Do You Still Have Childish Habits?

I’m 23 years old, and an otherwise capable adult. Every night, I sleep curled up around a stuffed monkey. It (he) is not a childhood toy – I got him as a silly gift when I was 15 years old. Technically, I can sleep without him (if I’m in a hotel somewhere, I’ll sleep hugging a pillow) but it’s not the same, and I muchly prefer to take him with me when I go out of town. I don’t for fear of embarrassment, but I’d like to.

So am I alone here? What about you? Do you suck your thumb? Have a nightlight? A blankie? What kiddy staple do you enjoy?

When I was a kid, I used to pretend to be a T.Rex when I was searching around in the kitchen for something to munch on. I’d pull my elbows in tights to my sides, so I only had short front “legs” for opening cupboards and shifting things about. I’d growl like I imagined a T.Rex might growl hungrily. And I’d always end it with a high-toned “ooooh, snacks!” when I found something. I still do that when nobody is around. I’m 38.

Heeheehee! “ooooh, snacks!” That’s hysterical!

I like to hug a pillow or stuffed animal when falling asleep, like Small Hen does. I’m not picky about which stuffed animal it is as long as it’s about teddy-bear size and soft.

I also like to eat cold cereal, though not very frequently because of my lactose intolerance.

I still bite my nails and eat my boogers.

I have nothing. I have a body pillow that I sleep with, but it was recommended to me as a way of keeping the aches and pains away. I think it helps some too, although not entirely.

Apart from reducing the variety, and enforced change due to lack of availability, I haven’t changed my diet since I was five years old.

I sometimes dance for my dog. Not quite as vigorously as the farmer did for Babe The Pig, but Bo seems to appreciate it. Unless his excited barks are saying, “Sit down, you foolish human.”!

I have a silky blanky–cotton lined with silk–about 3 feet x 3 feet in diameter.

I’ve had one since I was born (not always the same one.) I become audibly distressed when I can’t find it (usually by making amoeba distress sounds.) It’s not fair to say I can’t sleep without it, but it’s fair to say I can’t sleep without whining that I don’t have it and then feeling uneasy and frustrated for 20 minutes before falling asleep. I take it with me whenever I stay overnight somewhere, and one of the most disappointing moments is when I realize I forgot it. Every night it gets transported from the bed to the couch and then back again.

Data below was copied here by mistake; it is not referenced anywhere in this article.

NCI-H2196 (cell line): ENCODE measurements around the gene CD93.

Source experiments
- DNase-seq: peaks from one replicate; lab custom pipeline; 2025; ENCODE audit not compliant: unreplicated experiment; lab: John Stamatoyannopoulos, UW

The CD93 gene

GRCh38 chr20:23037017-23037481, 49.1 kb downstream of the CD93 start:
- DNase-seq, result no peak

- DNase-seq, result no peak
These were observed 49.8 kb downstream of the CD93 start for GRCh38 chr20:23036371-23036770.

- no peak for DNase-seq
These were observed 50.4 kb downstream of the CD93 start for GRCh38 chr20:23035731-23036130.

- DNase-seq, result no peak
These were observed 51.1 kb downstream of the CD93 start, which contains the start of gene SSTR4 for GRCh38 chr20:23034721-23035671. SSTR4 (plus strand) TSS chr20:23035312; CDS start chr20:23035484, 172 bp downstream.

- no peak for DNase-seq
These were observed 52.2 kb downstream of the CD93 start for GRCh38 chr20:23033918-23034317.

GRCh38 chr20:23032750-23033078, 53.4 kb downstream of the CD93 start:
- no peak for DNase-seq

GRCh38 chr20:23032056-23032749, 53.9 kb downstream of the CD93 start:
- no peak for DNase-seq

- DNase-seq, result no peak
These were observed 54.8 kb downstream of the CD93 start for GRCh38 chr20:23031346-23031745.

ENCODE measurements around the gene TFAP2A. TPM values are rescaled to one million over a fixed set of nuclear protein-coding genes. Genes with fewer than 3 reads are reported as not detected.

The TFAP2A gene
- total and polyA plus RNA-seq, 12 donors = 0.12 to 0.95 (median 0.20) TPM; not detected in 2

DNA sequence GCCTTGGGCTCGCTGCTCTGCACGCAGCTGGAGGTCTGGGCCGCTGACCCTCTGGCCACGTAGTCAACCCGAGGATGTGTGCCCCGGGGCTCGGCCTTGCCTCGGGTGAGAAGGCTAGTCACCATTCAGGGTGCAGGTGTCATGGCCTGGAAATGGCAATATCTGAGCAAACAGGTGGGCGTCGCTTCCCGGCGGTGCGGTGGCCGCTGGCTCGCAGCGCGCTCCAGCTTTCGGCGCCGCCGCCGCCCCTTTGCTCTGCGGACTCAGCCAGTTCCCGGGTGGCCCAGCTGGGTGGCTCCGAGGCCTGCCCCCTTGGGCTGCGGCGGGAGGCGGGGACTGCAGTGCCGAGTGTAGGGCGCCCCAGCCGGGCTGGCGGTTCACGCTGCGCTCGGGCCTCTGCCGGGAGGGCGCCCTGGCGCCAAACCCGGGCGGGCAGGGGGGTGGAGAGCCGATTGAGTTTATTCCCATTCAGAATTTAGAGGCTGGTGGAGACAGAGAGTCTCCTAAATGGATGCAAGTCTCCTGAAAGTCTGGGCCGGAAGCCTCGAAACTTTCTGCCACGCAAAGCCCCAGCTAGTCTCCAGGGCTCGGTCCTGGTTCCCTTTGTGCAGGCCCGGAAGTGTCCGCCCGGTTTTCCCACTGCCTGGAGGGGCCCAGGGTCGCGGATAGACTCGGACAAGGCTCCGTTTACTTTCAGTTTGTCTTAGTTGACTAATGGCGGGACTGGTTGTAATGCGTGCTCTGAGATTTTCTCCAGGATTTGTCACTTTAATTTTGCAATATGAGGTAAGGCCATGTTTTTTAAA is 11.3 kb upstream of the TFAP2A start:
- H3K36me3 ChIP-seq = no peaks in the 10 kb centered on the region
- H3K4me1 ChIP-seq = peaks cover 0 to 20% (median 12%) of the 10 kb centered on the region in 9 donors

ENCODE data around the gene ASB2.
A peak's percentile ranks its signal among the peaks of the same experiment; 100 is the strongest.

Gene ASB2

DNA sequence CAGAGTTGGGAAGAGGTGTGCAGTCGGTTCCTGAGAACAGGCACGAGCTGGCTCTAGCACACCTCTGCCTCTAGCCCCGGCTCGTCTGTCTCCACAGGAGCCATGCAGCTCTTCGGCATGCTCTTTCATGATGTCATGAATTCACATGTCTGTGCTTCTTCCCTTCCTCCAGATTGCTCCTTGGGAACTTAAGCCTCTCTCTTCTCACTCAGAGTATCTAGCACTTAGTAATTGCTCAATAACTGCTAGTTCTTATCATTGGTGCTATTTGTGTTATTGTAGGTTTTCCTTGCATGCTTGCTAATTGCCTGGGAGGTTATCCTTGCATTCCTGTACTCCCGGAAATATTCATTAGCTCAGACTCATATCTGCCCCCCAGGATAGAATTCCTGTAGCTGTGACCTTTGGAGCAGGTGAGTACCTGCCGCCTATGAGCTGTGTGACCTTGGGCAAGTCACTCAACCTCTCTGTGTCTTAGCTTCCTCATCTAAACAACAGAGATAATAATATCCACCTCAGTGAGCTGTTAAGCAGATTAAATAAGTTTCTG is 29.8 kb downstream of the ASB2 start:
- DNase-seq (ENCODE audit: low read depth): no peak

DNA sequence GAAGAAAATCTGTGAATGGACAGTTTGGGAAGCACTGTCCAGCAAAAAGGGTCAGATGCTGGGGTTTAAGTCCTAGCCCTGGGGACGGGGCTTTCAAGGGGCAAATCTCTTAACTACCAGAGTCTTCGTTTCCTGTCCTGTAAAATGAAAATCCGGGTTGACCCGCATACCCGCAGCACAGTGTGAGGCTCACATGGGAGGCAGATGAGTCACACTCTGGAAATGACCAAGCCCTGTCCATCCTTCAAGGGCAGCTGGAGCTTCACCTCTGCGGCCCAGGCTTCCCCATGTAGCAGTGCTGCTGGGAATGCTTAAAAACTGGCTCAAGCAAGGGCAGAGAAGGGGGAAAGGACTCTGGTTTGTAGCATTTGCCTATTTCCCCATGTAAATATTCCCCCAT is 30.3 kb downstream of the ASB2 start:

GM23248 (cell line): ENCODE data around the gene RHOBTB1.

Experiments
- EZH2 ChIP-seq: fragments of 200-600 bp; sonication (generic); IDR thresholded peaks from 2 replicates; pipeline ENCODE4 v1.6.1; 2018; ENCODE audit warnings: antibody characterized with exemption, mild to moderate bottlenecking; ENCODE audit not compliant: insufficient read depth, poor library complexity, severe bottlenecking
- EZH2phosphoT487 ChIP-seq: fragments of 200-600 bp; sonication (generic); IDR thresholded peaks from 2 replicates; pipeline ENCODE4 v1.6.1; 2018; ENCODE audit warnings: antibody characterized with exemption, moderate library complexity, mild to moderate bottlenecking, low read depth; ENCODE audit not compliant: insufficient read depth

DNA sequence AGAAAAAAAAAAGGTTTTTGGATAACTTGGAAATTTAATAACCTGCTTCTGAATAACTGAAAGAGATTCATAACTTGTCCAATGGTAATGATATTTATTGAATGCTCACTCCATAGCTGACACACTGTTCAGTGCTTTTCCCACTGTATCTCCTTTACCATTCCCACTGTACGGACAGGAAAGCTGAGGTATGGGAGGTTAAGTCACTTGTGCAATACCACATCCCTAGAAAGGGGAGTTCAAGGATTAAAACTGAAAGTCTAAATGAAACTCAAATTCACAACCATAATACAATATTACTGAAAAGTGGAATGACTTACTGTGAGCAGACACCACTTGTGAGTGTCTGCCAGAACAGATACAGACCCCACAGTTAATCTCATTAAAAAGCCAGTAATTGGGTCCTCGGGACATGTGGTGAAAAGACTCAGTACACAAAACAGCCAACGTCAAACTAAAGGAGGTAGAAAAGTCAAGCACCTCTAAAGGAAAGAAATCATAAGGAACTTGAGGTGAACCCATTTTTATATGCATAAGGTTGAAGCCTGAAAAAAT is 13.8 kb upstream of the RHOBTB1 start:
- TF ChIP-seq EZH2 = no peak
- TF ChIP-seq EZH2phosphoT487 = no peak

I’m 25. I’m not likely to outgrow this habit. My mother is in her forties and still has a silky blanky too. She is the one who instilled this value.

My sister is 34 and still sleeps with her cherished 22’ Pound Puppy.

I’m 25 and I still have the ‘stuffed rabbit’ given to me by family friends upon the occasion of my birth.

I used quotation marks because the poor thing is so roughed up now that it is genuinely hard to recognise as anything at all. It literally looks like a dirty old rag.

When he got holes in him or otherwise damaged when I was a kid, my mum would fix him up and he’d be OK. But gradually, the fixing lessened in both frequency and effectiveness.

The rabbit is now in three pieces - two separate ears and a body (no head left). I should mention that I am the only one who can tell that these pieces were once ears and a body. It has absolutely no stuffing left. It is just a few pieces of fabric, really. 99% of the fur is gone, leaving just the fabric mesh into which the fur was once woven. It used to be white. Now it is irretrievably grey, no amount of washing will un-grey it.

The two plastic ‘eyes’ that were once his, I now have in a box.

I was unable to sleep without it until I was about 15 - which is when he started to fall to pieces, forcing me to learn not to need him in order to sleep. But one thing I never got over was the feel of little knotted threads against my fingers. By the time I was a few years old, the threads and stitching had begun to fray and some of the errant strands became entangled and eventually knotted together, especially those on his ears. And I became addicted to rubbing my fingers across the hard little knots with an amount of pressure that almost-but-not-quite resulted in pain. My mother swears up and down that I used to rub my fingers against his ears in my sleep sometimes.